Zatoichi Meets the One-Armed SwordsmanShaw Studios’ superstar Jimmy Wong reprises his role as the famed One-Armed Swordsman of H-K cinema in this unusual Hong Kong/Japanese co-production.  (Here he’s called Wang Kang and not Fang Gang, as he is in the H-K films One-Armed Swordsman (1967) and Return of the One-Armed Swordsman (1969) – note also that this is not the same one-armed man from the second Ichi film.)

Wang has come to Japan in search of a quieter life.  While en route to the temple village of Fukuryu-Ji, he joins a family of Chinese expats who offer to show him the way.  They also encounter a Shogunate procession on the road and make way, as is the law, but a kite blows into the road.  When the family’s young boy runs out to catch it, the procession’s samurai move to kill him as a possible threat.  Wang steps in, a battle ensues and the samurai wipe out all the witnesses (including the boy’s parents) to save face, realizing they may have jumped the gun.  The boy escapes all alone… until he meets Zatoichi, who takes the child under his wing.  Wang soon finds them and, now wary of Japanese, takes the boy and tells Ichi to leave.  But that’s not Ichi’s style and he offers to help.  Into this mix come Toubei, a local yakuza boss eager to earn points with the Shogunate by hunting down Wang and the boy, Kakuzen, a monk with a mysterious link to Wang’s past, Osen, a prostitute who falls for Ichi’s charm, and finally another blind masseuse and a pair drunk gamblers to provide comic relief.

Zatoichi Meets the One-Armed Swordsman is good fun.  Watching Ichi and Wang face off – both comedically and dramatically – is highly entertaining.  Because they don’t speak each other’s language, there are many misunderstandings.  Regardless, Wang and Ichi have no choice but to deal with each other.  Ichi hopes it won’t lead to conflict, but of course it does… and it’s pretty awesome.  The Blu-ray image is good overall, but the blacks do look a little gray occasionally.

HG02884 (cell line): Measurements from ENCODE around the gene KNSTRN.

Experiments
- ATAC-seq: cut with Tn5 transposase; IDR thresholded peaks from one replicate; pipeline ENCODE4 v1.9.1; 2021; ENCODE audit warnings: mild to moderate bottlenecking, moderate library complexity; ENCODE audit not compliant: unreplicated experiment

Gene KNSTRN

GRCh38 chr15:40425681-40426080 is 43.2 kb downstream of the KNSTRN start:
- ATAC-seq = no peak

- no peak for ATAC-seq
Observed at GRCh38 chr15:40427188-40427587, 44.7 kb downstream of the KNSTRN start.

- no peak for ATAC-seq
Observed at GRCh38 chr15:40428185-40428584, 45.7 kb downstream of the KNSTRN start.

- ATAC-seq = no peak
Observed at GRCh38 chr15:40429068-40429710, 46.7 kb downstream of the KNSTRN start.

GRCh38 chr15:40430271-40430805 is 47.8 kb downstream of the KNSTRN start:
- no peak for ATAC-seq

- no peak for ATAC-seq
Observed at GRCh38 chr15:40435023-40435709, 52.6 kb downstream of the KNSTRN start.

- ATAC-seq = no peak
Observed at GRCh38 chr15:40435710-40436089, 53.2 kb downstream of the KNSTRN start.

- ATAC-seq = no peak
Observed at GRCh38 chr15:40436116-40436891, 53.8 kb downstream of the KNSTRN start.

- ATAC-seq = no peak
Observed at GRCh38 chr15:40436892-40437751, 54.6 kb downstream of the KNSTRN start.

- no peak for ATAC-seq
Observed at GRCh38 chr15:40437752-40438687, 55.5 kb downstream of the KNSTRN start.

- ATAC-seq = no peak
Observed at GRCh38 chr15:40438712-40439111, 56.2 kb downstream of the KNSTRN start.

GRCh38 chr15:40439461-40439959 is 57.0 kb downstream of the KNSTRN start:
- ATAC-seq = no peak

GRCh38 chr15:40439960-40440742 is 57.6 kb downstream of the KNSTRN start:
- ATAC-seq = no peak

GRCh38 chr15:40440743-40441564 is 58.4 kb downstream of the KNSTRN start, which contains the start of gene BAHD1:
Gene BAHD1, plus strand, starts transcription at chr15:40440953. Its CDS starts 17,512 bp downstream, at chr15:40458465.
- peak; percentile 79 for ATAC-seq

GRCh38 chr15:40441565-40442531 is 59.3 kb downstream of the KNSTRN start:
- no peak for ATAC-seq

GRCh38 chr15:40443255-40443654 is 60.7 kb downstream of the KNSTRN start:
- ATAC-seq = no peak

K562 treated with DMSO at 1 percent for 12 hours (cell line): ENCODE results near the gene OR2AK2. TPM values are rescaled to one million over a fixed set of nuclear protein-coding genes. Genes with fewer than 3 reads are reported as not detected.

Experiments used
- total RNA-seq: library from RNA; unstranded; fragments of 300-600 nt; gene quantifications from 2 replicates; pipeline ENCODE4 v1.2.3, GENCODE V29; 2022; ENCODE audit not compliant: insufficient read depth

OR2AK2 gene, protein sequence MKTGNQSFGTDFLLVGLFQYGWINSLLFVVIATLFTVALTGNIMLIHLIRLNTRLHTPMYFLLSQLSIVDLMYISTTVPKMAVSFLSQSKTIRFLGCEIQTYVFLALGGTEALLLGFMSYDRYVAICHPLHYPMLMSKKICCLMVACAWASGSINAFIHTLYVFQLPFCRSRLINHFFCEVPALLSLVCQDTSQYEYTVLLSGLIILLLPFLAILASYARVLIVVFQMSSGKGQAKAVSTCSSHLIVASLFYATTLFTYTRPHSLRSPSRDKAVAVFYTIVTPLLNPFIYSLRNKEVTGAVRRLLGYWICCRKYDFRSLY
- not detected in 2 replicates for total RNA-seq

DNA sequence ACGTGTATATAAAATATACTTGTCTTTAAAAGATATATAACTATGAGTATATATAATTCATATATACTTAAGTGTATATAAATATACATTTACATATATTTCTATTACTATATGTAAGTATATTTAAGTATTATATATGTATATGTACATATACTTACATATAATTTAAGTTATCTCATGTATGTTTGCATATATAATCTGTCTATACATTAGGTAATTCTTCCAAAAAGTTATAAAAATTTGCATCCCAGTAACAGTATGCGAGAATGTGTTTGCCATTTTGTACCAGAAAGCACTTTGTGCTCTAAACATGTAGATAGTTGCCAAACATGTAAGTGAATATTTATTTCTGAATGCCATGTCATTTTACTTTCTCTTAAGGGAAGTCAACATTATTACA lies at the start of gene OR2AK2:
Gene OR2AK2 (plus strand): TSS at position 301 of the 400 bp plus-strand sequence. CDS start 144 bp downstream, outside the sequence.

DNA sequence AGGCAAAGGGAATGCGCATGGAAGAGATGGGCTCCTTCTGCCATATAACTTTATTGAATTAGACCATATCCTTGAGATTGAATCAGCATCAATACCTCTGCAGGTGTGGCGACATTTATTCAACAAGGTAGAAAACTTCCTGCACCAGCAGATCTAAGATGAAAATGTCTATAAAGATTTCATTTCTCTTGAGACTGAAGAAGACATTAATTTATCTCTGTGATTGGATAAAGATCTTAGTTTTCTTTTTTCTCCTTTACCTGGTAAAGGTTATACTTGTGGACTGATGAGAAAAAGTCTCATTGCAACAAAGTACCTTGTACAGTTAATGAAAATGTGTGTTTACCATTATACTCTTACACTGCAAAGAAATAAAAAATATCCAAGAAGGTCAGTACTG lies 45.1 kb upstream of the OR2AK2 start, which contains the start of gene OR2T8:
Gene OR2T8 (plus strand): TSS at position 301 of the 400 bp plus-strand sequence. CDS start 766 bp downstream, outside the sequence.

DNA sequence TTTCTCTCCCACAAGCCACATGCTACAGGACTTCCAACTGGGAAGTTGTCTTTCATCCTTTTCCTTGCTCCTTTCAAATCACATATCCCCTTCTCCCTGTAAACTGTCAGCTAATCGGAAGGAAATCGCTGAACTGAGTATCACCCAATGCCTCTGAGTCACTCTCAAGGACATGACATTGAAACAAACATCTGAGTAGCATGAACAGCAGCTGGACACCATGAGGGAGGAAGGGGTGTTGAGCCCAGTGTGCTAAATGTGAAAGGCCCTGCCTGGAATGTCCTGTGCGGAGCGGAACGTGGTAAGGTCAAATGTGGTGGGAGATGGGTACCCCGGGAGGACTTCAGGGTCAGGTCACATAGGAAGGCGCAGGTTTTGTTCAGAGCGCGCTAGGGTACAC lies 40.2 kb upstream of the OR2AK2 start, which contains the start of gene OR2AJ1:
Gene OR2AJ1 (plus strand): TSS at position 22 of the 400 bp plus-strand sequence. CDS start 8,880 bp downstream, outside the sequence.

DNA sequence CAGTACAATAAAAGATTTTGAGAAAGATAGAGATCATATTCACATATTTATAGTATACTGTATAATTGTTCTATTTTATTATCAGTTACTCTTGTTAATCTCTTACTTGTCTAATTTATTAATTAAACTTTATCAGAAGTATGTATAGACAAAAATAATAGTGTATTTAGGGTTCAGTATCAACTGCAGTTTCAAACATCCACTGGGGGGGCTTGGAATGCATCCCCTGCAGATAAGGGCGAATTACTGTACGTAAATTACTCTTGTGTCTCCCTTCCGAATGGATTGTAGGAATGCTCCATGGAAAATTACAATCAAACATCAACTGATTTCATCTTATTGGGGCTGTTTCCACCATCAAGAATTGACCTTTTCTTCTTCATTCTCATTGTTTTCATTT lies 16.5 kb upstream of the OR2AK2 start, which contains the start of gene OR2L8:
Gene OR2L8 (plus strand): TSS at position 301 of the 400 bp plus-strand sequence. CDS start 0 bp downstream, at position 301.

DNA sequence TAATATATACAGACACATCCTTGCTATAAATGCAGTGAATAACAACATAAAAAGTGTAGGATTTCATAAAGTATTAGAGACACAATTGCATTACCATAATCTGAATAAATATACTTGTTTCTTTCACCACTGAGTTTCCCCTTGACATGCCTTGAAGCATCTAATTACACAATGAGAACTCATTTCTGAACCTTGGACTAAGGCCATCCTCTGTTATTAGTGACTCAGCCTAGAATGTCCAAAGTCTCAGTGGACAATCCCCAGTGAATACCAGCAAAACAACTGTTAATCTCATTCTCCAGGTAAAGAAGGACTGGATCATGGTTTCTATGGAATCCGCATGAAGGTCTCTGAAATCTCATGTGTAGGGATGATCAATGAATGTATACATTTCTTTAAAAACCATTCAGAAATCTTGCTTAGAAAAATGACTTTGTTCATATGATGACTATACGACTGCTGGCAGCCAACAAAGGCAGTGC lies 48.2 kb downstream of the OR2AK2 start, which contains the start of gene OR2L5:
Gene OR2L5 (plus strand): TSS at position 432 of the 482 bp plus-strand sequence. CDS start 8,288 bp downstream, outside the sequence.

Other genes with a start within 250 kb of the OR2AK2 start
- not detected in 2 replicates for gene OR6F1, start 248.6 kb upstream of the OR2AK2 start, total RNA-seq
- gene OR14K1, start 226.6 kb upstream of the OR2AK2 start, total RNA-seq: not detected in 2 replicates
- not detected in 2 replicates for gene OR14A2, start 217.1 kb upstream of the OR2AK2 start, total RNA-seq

- Bill Hunt and Todd Doogan


23 – Zatoichi at Large (Zatoichi Goyo-Tabi)

1972 – Katsu Production Co./Toho Co., Ltd. – Director: Kazuo Mori

Film Rating: B+

Zatoichi at LargeIchi is wandering the back roads, when he stumbles upon a pregnant woman who’s just been robbed and left for dead.  Before she gives up the ghost, Ichi delivers her baby.  The woman naturally begs Ichi to deliver the boy to her husband in a nearby village and, as you’d expect, Ichi complies.  With the help of an aging but honorable constable, he manages to find the boy’s aunt, Oyae, who’s working as a maid in the local inn.  Just as things are looking up, a yakuza boss and his thugs arrive in town to demand taxes from the local performers in an upcoming festival.  The boss threatens to press Oyae into service as a prostitute – and our man Ichi isn’t standing for that.  But his efforts to help her are hampered by the arrival of her brother, the murdered woman’s husband, who mistakenly blames Ichi for his wife’s death.  Ichi quickly learns the truth of the old adage: no good deed goes unpunished.

Katsu’s unique brand of humor and wit, along with the character’s usual do-right action, make this an enjoyable entry in the series.  Better still, there’s plenty of the requisite trick swordplay you’ve come to expect from these films.  The obvious influence of 1970s American filmmaking (visible in the film’s camerawork and particularly the soundtrack) makes Zatoichi at Large even more interesting.  It also has one of the most badass final thirty seconds of any film in this series.  The action isn’t over here until the very last cut... literally.  Like other films in this period, the BD image offers great detail but muted colors and somewhat crushed-looking blacks.

- Todd Doogan and Bill Hunt


24 – Zatoichi in Desperation (Shin Zatoichi Monogatari: Oreta Tsue)

1972 – Katsu Production Co./Toho Co., Ltd. – Director: Shintaro Katsu

Film Rating: C-